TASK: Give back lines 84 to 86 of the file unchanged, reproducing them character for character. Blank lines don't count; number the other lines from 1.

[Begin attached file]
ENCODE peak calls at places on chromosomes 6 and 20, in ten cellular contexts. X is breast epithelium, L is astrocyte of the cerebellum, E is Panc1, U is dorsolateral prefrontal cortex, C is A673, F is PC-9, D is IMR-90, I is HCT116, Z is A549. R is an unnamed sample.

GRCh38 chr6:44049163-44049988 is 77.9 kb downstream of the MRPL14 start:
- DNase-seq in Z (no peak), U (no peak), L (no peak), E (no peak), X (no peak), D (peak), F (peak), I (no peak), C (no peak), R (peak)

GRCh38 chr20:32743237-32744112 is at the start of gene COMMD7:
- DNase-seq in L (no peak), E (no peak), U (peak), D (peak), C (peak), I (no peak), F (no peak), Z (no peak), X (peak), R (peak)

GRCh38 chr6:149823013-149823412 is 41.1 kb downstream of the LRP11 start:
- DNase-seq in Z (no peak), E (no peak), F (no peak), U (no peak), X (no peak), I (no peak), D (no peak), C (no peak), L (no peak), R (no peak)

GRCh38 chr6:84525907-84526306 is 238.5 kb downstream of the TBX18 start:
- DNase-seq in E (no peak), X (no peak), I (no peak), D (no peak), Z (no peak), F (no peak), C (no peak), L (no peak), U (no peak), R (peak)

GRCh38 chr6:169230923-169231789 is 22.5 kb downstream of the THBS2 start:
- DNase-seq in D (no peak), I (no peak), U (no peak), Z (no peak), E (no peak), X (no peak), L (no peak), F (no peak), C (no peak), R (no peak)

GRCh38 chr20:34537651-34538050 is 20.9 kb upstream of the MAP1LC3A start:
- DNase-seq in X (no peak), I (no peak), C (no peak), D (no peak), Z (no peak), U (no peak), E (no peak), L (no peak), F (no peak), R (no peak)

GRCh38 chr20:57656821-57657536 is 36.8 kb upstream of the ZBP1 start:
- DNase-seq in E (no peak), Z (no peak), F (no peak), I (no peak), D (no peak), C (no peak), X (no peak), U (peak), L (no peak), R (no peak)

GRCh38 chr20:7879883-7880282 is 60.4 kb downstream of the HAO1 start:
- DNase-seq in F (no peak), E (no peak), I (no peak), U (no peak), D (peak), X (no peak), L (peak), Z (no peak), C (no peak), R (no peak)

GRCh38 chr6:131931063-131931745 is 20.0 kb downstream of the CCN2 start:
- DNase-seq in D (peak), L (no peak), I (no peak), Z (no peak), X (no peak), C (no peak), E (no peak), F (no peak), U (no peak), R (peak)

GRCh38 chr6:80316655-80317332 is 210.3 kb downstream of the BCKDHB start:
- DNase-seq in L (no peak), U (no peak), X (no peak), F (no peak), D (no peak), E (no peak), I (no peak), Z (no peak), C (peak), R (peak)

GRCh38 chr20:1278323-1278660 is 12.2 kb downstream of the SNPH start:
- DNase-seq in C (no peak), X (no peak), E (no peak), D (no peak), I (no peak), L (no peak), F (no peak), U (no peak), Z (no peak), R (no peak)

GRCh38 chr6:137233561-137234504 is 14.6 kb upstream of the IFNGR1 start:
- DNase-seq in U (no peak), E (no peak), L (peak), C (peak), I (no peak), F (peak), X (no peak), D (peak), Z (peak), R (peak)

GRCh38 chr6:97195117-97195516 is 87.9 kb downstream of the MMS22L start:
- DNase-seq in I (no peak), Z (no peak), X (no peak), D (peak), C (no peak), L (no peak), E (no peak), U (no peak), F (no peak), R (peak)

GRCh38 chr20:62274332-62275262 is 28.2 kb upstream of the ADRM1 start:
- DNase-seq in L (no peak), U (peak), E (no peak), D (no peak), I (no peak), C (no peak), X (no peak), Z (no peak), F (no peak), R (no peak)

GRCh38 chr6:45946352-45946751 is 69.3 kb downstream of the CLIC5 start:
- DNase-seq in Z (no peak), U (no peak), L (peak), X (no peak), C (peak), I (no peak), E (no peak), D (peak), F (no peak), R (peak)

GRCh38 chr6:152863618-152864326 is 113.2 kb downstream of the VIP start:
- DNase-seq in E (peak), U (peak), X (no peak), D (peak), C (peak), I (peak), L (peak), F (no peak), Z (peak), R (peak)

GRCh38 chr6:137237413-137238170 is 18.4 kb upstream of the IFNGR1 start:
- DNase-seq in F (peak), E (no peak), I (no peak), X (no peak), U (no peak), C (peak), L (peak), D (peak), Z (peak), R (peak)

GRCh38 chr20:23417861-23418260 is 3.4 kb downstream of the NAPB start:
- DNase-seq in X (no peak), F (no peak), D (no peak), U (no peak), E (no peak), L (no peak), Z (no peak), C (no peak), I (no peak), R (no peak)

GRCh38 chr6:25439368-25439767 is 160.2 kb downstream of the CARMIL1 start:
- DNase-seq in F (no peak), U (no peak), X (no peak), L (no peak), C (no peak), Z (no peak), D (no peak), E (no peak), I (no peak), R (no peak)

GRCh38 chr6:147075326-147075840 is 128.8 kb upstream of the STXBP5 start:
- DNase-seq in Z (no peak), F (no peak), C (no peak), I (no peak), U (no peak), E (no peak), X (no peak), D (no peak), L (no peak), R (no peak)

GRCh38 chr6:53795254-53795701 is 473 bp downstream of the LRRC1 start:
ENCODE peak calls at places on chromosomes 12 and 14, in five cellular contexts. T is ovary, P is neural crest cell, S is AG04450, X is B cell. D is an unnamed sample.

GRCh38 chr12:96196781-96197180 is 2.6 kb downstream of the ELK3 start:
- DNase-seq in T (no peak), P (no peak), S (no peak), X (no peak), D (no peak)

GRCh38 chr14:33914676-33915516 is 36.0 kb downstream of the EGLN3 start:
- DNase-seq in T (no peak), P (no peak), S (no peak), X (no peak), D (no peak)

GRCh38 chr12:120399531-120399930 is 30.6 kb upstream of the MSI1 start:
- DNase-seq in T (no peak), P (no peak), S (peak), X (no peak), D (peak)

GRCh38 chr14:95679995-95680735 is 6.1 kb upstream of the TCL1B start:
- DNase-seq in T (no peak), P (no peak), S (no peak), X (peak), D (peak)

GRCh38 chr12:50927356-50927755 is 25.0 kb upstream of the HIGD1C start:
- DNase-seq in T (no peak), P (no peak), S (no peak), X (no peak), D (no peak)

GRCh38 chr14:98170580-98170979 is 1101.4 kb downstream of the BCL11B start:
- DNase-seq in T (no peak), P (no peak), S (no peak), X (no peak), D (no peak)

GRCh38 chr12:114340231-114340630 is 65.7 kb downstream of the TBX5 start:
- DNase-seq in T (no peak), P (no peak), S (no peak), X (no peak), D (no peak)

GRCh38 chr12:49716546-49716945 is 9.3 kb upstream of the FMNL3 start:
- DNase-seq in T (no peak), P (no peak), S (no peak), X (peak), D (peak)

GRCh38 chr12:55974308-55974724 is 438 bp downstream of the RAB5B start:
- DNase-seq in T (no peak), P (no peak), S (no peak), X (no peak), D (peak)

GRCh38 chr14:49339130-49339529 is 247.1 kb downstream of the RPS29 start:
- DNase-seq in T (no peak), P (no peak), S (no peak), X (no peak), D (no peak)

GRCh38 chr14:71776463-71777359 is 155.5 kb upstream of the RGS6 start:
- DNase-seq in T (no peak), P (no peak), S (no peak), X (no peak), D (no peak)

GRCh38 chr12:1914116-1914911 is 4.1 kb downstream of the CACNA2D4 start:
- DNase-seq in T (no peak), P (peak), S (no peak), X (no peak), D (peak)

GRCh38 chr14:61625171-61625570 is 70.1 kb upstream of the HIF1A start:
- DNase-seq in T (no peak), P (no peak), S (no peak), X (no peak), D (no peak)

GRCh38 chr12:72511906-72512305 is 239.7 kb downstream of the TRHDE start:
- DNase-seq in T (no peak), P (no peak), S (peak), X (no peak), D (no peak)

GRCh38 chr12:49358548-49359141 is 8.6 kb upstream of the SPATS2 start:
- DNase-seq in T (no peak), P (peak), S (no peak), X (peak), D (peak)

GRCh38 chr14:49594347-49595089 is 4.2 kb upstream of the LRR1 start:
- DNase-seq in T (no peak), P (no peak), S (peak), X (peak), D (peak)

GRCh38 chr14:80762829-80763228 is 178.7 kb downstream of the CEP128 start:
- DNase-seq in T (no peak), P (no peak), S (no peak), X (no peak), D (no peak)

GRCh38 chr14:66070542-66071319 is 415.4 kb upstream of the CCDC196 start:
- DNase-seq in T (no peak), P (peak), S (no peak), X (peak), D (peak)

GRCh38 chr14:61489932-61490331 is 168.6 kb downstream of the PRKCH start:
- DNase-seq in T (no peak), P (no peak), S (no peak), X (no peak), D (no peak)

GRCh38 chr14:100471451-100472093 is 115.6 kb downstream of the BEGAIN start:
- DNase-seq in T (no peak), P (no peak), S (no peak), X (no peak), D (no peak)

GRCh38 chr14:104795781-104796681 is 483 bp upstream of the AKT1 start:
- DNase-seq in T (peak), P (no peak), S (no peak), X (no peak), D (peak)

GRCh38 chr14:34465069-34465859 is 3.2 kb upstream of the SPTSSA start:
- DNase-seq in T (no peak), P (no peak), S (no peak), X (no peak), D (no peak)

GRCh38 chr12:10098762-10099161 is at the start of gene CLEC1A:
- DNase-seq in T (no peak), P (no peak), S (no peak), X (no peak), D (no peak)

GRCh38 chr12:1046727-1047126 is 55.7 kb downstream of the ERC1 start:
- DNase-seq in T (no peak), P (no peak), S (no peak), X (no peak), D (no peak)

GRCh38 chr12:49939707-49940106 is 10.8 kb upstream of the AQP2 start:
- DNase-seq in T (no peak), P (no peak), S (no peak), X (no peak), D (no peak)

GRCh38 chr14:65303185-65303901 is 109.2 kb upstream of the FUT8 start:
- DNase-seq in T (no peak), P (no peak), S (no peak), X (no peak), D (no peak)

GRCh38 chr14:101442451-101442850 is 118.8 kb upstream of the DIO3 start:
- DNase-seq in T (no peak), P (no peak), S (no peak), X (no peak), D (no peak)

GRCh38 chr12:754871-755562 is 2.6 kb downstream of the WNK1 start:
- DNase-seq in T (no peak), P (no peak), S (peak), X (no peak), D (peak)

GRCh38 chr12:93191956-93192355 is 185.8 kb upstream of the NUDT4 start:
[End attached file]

GRCh38 chr14:104795781-104796681 is 483 bp upstream of the AKT1 start:
- DNase-seq in T (peak), P (no peak), S (no peak), X (no peak), D (peak)

GRCh38 chr14:34465069-34465859 is 3.2 kb upstream of the SPTSSA start: